'Gentleman's Magazine' as early as February 1737. But, although he repeatedly printed advertisements of his design, it was not carried out.
In 1739 a vain effort was made by Pope to reconcile him to Lord Tyrconnel. Shortly afterwards Savage promised to retire to Swansea, and to live there on a pension of 50l. a year, to be raised in London by subscription. Pope contributed 20l. In July Savage left London, after taking leave of Johnson, with tears in his eyes. He carried a sum of money deemed sufficient for the journey and the first months of his stay. But in fourteen days a message arrived that he was penniless and still on the road. A remittance was forwarded. He lingered at Bristol, and alienated most of his friends in London by petulant letters. When he finally reached Swansea he found the contributions raised in London supplied little more than 20l. a year. Twelve months sufficed to weary Savage of Swansea, and he returned to Bristol with a revised version of his tragedy, 'Sir Thomas Overbury,' intending to raise funds there to enable him to proceed to London. But, tempted by the hospitality offered him in Bristol, he put off his departure until, on 10 Jan. 1743, having exhausted the hospitality of the inhabitants, he was arrested for debt, and confined in the city Newgate. Beau Nash sent him 5l. from Bath; but otherwise he received little assistance. To avenge this neglect he composed a satire entitled 'London and Bristol Delineated,' which was published in 1744 after his death. While he was still in prison, Henley published certain insinuations concerning 'Pope's treatment of Savage.' Pope charged Savage with slandering him to Henley. Savage, in reply, solemnly protested his innocence, but he was agitated by the accusation; his health was infirm, and he developed a fever, of which he died on 1 Aug. 1743. He was buried on the following day in the churchyard of St. Peter's, Bristol. The position of his grave is uncertain, but a tablet has been erected to him in the south wall of the church (Nicholls and Taylor's Bristol, Past and Present, iii. 188; Notes and Queries, 2nd ser. iv. 286).
No portrait of Savage exists. Johnson describes him as 'of middle stature, of a thin habit of body, a long visage, coarse features, and melancholy aspect; of a grave and manly deportment, a solemn dignity of mien,which on a nearer acquaintance softened into an engaging easiness of manners. His walk was slow and his voice tremulous and mournful; he was easily excited to smiles, but very seldom provoked to laughter.' Savage was a brilliant conversationalist, and, like Johnson, was always eager for society. In later life he was a freemason, and acted as master on 7 Sept. 1737 at the Old Man's Tavern, Charing Cross, when James Thomson, the author of 'The Seasons,' was admitted a mason (Bodl. MSS. Rawl. C. 136).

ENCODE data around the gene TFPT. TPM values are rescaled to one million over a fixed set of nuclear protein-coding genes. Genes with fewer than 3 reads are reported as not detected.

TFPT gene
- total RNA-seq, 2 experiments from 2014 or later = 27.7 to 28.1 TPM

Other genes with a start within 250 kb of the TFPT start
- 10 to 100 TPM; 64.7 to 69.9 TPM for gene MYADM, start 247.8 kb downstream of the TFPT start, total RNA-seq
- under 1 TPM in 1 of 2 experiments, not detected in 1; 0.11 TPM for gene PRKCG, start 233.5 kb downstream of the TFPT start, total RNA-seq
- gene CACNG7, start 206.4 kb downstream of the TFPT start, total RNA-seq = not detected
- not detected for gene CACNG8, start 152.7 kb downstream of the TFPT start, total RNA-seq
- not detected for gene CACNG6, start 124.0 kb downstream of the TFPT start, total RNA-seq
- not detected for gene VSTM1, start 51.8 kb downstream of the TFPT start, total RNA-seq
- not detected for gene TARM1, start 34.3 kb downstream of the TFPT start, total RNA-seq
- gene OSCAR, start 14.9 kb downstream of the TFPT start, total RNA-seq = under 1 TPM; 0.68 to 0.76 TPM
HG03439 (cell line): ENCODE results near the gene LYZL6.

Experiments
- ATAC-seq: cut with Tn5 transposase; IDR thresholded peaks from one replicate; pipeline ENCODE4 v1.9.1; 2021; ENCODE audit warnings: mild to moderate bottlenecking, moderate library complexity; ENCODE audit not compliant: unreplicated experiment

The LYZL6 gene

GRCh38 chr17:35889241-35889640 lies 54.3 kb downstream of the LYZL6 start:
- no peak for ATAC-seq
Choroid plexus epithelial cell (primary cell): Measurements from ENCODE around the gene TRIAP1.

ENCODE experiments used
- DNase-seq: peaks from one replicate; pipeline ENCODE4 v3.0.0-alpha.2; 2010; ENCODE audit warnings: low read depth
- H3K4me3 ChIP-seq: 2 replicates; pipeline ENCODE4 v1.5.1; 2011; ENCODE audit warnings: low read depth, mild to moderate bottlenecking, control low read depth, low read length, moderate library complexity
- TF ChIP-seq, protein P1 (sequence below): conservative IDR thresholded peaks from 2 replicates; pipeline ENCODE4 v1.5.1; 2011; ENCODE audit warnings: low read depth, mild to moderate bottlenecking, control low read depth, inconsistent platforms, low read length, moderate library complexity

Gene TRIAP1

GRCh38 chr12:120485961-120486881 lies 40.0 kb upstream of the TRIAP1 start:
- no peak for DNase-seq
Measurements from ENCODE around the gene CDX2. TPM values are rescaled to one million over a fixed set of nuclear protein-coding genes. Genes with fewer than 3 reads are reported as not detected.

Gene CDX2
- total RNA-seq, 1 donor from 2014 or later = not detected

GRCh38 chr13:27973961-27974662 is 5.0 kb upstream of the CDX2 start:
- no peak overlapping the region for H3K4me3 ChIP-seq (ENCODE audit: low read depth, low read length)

As an author Savage was unequal. 'The Bastard' is a poem of considerable merit, and 'The Wanderer' contains passages of poetic power. His satires are vigorous, though extremely bitter. But most of his pieces are mere hack-work written to supply the exigencies of the moment. Besides the works mentioned, he was the author of: 1. 'A Poem on the Memory of George F,' Dublin, 1727, 8vo. 2. 'Verses occasioned by Lady Tyrconnel's Recovery from the Smallpox at Bath,' London, 1730, fol. 3. 'On the Departure of the Prince and Princess of Orange,' London, 1734, fol. 4. 'A Poem on the Birthday of the Prince of Wales,' London, 1735, fol., besides many minor pieces published in the 'Gentleman's Magazine' and other periodicals. His principal poems were published collectively in 1761 under title 'Various Poems,' London, 8vo; but a complete edition of his works was not issued until 1775, London, 2 vols. 8vo. The 'Memoirs of Theophilus Keene' (London, 1718, 8vo) are also attributed to him (Lowe, Theatrical Literature, p. 291).
[Boswell's Life of Johnson, ed. Hill, 1887, i. 161-74; Johnson's Lives of the English Poets, ed. Cunningham, 1851, ii. 341-444; Wheatley and Cunningham's London, passim (esp. ii. 75, where is a summary of Moy Thomas's conclusions); Aitken's Life of Steele, ii. 204-6; Griffiths's Chronicles of Newgate, p. 212; Dasent's Hist. of St. James's Square; Baker's Biogr. Dramatica, i. 625-35; Chambers's Biogr. Dict.; Elwin's Introduction to Pope's Works; Ruffhead's Life of Pope, passim; Fitzgerald's English Stage, ii. 16-22; Waller's Imperial Dict. of Biography; Gait's Lives of the Players, pp. 93-120; Spence's Anecdotes, 1858, p. 270; Richard Savage, a novel by Charles Whitehead, 1842, preface.]
SAVAGE, Sir ROLAND (d. 1519), soldier, was lord of Lecale, co. Down, and a member of the ancient family of Savages of the Ards. His ancestor, Sir William, accompanied De Courcy to Ireland at the close of 1176, and settled at Ardkeen in the Ards, co. Down, holding his lands by baronial tenure.
Sir Roland was seneschal of Ulster on 2 Aug. 1482 (Cal. Rot. Pat. i. 270 b). He has been identified with Janico or Jenkin Savage, also seneschal of Ulster, whose name Janico was perhaps a sobriquet. The latter